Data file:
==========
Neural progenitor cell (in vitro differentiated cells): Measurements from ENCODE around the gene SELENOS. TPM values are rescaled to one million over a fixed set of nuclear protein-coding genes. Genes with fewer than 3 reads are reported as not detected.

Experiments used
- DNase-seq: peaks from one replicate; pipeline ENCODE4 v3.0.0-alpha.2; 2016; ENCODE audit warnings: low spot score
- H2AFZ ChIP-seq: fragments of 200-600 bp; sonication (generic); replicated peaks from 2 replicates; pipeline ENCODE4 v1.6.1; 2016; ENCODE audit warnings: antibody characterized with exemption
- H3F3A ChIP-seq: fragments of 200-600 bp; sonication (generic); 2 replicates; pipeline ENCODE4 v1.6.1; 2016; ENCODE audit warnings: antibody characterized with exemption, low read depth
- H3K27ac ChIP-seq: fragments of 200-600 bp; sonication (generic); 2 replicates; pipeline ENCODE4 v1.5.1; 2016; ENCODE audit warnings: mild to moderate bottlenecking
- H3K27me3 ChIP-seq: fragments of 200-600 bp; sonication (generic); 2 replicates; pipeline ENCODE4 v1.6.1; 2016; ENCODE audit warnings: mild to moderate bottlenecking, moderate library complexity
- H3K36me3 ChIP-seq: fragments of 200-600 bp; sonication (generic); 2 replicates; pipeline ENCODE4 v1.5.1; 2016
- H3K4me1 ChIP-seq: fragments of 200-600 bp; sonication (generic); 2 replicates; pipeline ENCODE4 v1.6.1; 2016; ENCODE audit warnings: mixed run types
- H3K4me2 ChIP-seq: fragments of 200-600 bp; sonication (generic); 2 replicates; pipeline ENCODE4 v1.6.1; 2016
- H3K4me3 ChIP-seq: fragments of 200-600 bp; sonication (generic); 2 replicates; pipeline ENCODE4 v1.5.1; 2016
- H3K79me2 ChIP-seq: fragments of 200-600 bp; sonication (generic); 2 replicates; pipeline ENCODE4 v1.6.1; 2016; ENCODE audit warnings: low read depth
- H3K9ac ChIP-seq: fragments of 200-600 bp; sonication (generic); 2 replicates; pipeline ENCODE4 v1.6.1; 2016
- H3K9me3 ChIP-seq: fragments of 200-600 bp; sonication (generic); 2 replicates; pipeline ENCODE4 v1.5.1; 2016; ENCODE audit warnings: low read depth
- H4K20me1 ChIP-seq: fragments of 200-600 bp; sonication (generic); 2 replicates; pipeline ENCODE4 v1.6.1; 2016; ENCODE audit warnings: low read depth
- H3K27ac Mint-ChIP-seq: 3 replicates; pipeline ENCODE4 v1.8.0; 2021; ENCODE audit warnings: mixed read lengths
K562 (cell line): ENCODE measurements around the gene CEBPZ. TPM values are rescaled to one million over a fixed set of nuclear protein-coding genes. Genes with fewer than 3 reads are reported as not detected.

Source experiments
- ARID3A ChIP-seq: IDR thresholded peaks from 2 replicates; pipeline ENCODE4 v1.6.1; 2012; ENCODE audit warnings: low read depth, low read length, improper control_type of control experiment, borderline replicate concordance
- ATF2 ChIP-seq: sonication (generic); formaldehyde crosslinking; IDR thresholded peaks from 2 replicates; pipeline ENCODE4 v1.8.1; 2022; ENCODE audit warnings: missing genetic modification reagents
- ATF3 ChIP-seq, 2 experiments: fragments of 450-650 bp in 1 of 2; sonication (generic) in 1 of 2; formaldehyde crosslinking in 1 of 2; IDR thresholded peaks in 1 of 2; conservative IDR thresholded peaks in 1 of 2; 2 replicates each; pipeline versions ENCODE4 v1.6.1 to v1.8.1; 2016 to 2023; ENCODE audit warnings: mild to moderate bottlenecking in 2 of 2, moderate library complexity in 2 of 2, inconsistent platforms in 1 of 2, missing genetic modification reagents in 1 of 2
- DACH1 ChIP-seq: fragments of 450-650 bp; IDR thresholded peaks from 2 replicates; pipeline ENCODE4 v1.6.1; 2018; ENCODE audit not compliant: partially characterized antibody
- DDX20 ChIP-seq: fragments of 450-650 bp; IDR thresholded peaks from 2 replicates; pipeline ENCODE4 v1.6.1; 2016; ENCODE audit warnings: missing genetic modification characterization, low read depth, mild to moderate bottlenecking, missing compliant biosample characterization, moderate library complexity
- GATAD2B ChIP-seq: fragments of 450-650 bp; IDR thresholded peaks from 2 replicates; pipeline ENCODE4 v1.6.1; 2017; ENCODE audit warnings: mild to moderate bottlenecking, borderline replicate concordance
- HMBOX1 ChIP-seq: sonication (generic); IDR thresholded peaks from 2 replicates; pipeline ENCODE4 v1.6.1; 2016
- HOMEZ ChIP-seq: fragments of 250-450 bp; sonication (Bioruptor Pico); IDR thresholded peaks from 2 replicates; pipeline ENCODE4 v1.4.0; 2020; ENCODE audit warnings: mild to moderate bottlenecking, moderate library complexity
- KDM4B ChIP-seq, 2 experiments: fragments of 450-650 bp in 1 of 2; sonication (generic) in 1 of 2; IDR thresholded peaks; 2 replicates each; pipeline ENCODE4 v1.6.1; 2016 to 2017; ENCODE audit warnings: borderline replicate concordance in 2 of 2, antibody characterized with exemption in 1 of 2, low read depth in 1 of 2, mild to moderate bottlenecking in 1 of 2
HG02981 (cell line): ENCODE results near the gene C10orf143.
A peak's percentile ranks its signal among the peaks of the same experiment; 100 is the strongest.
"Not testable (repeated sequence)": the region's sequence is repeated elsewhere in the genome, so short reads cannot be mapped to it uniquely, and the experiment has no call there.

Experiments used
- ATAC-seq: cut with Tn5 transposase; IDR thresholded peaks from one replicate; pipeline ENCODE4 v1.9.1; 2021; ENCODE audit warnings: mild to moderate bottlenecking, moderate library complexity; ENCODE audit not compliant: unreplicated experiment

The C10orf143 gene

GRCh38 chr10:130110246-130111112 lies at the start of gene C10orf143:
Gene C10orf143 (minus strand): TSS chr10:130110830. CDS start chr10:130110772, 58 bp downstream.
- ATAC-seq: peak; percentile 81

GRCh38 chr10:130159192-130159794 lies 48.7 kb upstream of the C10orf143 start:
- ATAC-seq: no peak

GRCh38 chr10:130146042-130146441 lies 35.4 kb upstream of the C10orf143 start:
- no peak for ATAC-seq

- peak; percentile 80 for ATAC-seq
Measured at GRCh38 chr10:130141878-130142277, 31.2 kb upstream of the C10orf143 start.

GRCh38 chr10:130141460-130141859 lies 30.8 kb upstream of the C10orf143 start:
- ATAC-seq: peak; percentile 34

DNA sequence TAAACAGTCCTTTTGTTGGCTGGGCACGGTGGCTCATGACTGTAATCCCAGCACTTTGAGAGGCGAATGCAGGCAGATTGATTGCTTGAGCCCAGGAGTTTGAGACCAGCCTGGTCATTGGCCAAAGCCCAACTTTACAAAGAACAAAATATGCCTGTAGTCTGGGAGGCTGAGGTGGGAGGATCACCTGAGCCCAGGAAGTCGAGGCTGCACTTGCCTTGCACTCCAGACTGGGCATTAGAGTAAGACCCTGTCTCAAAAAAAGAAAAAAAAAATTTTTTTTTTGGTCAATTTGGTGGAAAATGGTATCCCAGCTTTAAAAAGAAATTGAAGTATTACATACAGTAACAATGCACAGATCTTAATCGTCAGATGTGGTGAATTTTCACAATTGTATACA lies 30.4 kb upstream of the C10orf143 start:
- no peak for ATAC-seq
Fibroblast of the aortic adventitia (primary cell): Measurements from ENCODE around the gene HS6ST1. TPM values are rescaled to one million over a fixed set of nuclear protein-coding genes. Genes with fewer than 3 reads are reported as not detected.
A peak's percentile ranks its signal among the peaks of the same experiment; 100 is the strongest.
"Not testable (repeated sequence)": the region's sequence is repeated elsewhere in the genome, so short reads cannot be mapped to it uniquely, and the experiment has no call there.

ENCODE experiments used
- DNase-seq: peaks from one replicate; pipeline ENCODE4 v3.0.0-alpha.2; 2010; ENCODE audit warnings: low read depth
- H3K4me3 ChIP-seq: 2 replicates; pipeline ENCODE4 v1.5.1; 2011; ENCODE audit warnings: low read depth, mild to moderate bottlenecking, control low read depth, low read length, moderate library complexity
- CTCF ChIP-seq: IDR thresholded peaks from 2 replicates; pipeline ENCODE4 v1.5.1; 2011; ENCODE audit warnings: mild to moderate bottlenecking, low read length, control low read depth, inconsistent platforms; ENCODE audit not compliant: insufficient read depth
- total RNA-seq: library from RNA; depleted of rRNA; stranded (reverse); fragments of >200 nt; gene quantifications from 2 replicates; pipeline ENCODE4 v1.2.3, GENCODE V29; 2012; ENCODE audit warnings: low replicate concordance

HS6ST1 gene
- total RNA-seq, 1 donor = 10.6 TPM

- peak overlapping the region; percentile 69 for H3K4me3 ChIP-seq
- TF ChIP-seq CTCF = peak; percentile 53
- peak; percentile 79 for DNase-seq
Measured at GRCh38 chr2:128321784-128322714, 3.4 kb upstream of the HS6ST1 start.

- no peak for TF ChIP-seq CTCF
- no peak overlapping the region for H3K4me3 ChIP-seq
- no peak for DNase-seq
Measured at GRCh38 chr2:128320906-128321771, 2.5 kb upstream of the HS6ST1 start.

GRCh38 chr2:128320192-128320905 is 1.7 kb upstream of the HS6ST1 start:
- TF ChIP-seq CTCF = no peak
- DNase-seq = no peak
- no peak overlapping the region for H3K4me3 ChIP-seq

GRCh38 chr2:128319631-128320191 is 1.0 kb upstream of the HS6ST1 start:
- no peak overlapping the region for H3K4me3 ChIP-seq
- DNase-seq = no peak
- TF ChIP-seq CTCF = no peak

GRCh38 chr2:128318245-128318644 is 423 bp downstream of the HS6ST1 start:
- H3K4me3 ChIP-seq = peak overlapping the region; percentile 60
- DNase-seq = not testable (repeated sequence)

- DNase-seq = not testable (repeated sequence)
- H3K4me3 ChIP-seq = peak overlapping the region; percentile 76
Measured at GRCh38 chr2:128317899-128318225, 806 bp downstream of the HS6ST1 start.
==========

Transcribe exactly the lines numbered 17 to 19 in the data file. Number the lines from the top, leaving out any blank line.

K562 (cell line): ENCODE measurements around the gene CEBPZ. TPM values are rescaled to one million over a fixed set of nuclear protein-coding genes. Genes with fewer than 3 reads are reported as not detected.

Source experiments
- ARID3A ChIP-seq: IDR thresholded peaks from 2 replicates; pipeline ENCODE4 v1.6.1; 2012; ENCODE audit warnings: low read depth, low read length, improper control_type of control experiment, borderline replicate concordance